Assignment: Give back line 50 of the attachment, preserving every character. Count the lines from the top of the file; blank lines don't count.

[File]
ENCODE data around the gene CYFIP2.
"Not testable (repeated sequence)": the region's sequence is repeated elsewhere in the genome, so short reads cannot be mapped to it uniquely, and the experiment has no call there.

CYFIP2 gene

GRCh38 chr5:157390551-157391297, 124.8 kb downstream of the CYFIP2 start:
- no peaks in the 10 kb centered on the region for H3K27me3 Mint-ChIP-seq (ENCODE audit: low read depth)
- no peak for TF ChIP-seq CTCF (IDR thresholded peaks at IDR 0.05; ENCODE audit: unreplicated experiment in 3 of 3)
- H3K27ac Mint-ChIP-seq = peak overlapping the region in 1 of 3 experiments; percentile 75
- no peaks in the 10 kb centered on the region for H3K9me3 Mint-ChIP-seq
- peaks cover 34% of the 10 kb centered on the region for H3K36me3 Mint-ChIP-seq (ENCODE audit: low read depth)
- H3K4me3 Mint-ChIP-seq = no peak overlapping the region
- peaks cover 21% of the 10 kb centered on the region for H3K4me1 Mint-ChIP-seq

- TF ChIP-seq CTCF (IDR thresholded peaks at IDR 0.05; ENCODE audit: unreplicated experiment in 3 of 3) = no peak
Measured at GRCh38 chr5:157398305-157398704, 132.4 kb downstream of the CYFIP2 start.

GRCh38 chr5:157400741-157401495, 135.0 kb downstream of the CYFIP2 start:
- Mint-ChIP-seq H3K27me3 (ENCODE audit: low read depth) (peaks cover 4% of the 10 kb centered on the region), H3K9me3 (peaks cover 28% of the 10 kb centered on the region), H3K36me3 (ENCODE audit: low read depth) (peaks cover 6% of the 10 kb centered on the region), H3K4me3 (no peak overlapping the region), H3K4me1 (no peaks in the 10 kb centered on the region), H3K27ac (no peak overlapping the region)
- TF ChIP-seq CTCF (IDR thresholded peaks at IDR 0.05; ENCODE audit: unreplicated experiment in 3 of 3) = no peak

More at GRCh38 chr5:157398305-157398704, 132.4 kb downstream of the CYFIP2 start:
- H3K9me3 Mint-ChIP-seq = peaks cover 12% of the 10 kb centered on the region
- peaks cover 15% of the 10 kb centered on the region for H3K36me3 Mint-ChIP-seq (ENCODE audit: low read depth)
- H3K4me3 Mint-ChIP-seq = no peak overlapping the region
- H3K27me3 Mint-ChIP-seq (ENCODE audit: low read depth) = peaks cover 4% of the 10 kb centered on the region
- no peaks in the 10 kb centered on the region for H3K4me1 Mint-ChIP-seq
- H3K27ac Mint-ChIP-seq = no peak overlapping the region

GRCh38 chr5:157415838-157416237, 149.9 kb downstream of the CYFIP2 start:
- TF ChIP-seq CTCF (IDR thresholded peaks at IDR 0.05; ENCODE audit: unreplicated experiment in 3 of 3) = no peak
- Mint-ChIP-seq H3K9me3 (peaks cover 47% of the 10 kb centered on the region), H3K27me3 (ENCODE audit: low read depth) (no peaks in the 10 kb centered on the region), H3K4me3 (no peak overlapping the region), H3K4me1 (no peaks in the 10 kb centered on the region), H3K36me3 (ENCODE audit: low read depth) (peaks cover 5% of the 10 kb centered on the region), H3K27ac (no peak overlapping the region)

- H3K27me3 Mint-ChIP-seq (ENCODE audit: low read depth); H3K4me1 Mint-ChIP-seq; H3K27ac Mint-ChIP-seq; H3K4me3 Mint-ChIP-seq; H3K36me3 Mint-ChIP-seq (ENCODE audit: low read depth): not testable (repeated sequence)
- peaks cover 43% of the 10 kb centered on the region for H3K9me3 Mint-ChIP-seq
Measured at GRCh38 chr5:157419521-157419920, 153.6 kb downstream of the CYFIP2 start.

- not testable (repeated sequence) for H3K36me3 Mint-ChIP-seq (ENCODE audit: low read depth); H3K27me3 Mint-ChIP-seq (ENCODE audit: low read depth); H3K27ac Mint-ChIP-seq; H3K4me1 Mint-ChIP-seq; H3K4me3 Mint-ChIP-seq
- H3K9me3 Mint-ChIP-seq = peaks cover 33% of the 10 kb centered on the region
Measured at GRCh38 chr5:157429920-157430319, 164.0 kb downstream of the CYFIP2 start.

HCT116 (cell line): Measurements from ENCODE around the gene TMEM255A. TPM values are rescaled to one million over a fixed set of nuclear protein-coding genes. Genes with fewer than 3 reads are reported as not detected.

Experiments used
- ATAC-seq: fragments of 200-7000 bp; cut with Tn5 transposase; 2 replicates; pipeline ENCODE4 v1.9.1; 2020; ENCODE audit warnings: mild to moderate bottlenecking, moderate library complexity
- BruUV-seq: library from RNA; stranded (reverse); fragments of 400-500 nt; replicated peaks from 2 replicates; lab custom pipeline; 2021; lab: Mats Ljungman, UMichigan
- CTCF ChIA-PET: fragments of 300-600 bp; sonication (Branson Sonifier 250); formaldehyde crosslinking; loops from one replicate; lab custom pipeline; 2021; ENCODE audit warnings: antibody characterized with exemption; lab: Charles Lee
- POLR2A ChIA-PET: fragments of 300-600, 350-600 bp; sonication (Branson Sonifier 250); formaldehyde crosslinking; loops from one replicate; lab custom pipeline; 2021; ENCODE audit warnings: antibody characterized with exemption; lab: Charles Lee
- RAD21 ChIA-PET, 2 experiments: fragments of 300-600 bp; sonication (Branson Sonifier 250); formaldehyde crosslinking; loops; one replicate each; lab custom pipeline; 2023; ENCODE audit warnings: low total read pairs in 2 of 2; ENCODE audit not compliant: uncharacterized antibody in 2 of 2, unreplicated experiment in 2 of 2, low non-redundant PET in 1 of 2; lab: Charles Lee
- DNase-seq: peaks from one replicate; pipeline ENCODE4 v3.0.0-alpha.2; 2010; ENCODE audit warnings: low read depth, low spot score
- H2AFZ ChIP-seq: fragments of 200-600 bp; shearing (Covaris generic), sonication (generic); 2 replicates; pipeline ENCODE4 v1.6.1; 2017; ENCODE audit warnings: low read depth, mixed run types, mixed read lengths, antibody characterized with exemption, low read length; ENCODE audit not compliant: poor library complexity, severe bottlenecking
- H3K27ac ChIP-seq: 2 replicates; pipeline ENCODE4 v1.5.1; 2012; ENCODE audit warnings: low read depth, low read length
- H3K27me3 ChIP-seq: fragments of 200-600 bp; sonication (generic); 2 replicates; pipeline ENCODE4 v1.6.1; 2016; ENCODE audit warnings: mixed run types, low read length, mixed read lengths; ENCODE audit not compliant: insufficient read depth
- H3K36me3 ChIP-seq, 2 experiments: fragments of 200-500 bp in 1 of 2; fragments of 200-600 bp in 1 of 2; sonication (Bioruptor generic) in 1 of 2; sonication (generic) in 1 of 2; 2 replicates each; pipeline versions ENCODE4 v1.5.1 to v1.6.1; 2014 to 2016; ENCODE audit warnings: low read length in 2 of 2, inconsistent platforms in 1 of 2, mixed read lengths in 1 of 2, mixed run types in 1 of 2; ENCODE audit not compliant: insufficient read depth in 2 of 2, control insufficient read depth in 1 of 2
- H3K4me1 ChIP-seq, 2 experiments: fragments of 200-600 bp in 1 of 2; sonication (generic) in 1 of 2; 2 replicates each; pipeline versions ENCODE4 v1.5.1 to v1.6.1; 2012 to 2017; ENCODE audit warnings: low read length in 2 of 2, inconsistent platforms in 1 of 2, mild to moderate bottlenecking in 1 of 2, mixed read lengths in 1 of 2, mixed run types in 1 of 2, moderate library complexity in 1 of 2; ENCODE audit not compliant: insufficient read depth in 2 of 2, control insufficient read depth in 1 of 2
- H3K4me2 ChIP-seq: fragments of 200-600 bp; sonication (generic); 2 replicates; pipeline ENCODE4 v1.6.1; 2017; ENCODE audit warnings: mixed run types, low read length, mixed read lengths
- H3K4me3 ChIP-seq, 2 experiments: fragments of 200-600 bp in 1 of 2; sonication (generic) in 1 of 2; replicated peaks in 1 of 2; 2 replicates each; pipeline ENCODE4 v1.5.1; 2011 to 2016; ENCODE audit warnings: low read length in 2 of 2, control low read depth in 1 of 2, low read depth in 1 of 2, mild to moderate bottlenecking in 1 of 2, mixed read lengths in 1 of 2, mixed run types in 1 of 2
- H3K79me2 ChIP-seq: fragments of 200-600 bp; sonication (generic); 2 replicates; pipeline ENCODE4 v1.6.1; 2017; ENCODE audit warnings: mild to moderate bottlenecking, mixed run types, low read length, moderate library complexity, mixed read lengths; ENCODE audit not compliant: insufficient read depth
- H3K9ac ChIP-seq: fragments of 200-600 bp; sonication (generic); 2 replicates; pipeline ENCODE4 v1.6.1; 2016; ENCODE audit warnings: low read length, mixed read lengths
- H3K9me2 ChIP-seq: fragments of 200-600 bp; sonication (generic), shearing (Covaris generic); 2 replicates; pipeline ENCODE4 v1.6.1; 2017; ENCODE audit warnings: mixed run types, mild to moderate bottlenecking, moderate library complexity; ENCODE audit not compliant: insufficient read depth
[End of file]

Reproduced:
- H3K9me2 ChIP-seq: fragments of 200-600 bp; sonication (generic), shearing (Covaris generic); 2 replicates; pipeline ENCODE4 v1.6.1; 2017; ENCODE audit warnings: mixed run types, mild to moderate bottlenecking, moderate library complexity; ENCODE audit not compliant: insufficient read depth